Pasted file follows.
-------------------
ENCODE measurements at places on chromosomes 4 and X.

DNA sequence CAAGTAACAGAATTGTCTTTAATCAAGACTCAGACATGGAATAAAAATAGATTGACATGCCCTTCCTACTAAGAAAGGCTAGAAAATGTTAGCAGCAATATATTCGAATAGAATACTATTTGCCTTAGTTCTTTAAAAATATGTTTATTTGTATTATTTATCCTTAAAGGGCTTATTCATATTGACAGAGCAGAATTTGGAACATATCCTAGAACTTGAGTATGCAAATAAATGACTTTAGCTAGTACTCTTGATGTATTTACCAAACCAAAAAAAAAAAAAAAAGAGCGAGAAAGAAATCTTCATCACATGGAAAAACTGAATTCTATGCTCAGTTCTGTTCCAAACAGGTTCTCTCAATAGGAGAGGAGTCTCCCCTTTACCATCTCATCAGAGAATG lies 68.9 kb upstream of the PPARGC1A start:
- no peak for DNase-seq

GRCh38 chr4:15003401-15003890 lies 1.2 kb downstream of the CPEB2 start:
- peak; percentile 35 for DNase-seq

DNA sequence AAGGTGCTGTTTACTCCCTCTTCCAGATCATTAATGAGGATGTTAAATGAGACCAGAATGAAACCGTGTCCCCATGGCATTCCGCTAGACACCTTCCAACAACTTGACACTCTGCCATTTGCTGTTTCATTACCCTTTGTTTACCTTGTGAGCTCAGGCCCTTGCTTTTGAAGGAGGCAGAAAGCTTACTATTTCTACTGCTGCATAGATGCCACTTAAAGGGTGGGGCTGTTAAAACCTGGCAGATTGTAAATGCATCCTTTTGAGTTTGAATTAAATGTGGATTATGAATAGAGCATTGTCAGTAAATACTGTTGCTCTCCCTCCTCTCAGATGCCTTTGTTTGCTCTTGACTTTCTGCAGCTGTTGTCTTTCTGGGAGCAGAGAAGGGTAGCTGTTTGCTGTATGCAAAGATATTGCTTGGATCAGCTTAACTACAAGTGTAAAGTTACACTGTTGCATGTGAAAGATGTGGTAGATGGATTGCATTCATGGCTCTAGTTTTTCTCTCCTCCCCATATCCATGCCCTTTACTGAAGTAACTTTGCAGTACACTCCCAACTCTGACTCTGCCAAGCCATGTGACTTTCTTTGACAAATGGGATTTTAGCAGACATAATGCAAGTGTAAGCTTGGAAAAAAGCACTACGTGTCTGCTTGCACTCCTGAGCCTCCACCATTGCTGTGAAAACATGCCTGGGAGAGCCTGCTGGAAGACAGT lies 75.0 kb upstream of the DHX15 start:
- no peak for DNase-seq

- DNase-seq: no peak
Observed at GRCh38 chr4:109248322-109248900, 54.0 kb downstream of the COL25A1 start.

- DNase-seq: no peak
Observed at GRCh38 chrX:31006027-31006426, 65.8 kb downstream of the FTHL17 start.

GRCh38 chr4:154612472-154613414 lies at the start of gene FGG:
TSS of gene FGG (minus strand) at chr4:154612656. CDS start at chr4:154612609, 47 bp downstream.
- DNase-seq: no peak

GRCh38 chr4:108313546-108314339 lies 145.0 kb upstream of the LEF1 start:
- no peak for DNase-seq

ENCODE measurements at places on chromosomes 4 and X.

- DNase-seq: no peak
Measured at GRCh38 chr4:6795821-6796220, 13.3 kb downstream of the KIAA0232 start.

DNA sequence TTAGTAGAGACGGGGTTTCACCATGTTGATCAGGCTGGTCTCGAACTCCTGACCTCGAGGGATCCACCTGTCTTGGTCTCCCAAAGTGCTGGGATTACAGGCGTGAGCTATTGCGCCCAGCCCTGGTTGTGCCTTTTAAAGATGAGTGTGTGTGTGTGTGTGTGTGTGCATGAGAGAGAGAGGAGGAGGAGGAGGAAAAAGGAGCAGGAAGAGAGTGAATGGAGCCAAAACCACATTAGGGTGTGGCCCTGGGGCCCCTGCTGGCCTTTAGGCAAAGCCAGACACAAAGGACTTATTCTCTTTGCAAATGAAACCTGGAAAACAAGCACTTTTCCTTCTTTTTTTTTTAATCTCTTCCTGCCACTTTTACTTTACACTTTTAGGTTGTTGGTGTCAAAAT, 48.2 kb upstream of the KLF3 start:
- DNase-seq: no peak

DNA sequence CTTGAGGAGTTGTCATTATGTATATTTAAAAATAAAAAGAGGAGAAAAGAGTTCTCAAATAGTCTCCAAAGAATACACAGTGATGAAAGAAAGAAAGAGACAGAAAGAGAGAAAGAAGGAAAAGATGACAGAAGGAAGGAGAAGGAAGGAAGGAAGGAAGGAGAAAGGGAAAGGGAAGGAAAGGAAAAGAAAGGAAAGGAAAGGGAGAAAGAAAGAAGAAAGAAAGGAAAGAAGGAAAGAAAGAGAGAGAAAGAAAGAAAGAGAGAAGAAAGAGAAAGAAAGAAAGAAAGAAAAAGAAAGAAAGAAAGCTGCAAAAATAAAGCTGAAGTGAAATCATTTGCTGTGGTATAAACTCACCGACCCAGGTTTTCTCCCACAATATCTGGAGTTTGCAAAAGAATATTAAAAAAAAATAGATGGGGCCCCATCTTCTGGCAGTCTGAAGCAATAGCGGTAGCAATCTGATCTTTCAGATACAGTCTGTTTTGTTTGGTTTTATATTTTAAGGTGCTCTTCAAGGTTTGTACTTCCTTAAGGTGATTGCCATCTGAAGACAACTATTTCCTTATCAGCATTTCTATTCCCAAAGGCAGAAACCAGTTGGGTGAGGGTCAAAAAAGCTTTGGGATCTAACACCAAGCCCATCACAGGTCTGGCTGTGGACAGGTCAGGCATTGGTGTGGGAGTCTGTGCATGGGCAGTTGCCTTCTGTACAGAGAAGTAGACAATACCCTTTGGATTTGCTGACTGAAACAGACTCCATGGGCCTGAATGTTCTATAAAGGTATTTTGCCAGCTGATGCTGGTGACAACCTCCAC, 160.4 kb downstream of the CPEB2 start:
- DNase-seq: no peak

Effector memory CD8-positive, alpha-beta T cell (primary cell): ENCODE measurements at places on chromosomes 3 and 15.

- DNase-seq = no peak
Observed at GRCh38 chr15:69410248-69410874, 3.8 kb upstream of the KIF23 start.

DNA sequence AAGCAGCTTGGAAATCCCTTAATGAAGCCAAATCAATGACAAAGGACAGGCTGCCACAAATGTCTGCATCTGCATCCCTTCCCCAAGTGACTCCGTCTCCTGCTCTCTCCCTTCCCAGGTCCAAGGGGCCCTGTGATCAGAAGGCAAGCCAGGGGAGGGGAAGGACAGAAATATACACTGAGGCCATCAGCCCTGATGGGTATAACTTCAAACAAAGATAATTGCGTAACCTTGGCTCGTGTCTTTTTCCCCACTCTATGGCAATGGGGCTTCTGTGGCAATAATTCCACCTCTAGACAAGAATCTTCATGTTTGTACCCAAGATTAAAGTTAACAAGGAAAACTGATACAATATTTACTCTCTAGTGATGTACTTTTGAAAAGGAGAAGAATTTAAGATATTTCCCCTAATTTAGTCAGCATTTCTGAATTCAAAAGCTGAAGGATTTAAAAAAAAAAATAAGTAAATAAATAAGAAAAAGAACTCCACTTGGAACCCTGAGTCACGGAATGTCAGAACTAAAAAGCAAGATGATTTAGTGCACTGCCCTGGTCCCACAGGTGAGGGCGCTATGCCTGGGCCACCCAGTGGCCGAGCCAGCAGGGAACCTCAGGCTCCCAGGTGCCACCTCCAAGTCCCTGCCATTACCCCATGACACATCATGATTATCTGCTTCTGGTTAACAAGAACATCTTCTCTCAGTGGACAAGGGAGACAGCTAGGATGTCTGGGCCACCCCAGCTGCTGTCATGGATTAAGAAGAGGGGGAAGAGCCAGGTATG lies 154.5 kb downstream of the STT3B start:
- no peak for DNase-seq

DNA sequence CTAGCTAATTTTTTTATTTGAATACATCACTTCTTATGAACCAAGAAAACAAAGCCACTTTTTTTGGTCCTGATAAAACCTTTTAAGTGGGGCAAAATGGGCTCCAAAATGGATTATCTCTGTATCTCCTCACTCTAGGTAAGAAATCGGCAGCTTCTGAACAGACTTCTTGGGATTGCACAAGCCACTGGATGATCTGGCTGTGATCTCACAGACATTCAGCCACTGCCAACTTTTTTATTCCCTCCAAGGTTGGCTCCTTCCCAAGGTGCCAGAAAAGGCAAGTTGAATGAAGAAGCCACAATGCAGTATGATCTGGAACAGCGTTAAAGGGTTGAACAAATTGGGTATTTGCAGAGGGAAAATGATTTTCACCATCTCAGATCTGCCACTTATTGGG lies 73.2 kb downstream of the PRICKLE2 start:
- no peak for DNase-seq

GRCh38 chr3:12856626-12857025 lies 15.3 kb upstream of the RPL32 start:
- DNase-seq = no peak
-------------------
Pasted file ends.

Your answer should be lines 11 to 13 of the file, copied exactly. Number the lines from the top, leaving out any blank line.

Observed at GRCh38 chrX:31006027-31006426, 65.8 kb downstream of the FTHL17 start.

GRCh38 chr4:154612472-154613414 lies at the start of gene FGG:
TSS of gene FGG (minus strand) at chr4:154612656. CDS start at chr4:154612609, 47 bp downstream.